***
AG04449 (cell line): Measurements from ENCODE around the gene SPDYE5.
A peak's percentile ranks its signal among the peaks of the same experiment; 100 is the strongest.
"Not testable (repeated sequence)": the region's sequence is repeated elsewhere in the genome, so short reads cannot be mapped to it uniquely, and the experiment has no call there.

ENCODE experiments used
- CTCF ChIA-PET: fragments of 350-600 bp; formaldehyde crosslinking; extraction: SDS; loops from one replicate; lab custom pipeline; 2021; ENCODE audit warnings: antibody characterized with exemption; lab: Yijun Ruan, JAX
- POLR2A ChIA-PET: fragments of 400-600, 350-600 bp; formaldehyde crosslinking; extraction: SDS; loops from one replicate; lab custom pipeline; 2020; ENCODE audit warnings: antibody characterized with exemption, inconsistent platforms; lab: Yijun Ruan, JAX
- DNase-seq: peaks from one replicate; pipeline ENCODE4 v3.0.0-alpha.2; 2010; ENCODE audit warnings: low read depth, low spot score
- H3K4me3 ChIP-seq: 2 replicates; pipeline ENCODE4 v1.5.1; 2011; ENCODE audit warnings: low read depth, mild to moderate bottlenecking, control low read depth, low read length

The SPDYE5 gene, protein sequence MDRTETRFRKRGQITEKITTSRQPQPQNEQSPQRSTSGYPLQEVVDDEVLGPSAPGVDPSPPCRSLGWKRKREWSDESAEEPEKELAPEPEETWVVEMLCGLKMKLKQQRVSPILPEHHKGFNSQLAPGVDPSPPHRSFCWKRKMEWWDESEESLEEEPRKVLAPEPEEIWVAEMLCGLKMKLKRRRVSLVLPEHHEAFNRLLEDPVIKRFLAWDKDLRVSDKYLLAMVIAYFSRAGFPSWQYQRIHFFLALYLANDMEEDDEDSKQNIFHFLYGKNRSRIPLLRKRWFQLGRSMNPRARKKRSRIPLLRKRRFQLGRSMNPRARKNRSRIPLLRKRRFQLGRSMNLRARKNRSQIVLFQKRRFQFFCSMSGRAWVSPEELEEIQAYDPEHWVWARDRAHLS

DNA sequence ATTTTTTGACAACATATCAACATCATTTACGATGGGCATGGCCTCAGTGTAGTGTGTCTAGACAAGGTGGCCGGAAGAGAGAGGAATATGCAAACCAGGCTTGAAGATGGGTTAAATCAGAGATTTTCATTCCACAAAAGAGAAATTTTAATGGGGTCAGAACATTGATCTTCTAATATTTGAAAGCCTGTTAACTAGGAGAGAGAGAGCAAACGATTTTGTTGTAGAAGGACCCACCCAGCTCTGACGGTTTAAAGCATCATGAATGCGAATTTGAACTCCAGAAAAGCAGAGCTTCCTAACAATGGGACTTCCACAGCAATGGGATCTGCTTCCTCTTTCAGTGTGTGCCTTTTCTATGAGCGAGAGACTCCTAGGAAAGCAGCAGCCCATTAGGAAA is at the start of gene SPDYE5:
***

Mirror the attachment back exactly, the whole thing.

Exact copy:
AG04449 (cell line): Measurements from ENCODE around the gene SPDYE5.
A peak's percentile ranks its signal among the peaks of the same experiment; 100 is the strongest.
"Not testable (repeated sequence)": the region's sequence is repeated elsewhere in the genome, so short reads cannot be mapped to it uniquely, and the experiment has no call there.

ENCODE experiments used
- CTCF ChIA-PET: fragments of 350-600 bp; formaldehyde crosslinking; extraction: SDS; loops from one replicate; lab custom pipeline; 2021; ENCODE audit warnings: antibody characterized with exemption; lab: Yijun Ruan, JAX
- POLR2A ChIA-PET: fragments of 400-600, 350-600 bp; formaldehyde crosslinking; extraction: SDS; loops from one replicate; lab custom pipeline; 2020; ENCODE audit warnings: antibody characterized with exemption, inconsistent platforms; lab: Yijun Ruan, JAX
- DNase-seq: peaks from one replicate; pipeline ENCODE4 v3.0.0-alpha.2; 2010; ENCODE audit warnings: low read depth, low spot score
- H3K4me3 ChIP-seq: 2 replicates; pipeline ENCODE4 v1.5.1; 2011; ENCODE audit warnings: low read depth, mild to moderate bottlenecking, control low read depth, low read length

The SPDYE5 gene, protein sequence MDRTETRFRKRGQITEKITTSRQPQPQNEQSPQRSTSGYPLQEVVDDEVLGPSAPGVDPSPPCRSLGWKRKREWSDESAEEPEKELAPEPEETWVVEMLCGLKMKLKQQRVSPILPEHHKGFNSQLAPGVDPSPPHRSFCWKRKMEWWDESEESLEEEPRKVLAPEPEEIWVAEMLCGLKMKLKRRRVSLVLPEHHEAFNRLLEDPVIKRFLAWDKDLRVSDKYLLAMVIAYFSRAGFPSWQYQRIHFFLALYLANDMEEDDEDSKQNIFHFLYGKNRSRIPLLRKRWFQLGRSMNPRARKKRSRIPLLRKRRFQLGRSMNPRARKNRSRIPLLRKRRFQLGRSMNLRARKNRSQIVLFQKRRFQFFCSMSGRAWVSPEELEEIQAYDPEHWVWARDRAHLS

DNA sequence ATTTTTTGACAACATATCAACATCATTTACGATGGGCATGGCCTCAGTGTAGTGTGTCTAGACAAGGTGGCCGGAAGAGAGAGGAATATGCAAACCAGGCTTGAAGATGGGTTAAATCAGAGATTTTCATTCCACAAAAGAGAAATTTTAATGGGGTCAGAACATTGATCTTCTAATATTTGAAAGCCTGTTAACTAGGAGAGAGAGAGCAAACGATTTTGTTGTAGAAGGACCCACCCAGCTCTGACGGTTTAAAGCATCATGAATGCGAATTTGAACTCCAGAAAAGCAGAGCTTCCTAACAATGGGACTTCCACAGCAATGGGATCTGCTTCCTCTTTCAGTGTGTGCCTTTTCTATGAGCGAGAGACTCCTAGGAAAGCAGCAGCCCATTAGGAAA is at the start of gene SPDYE5: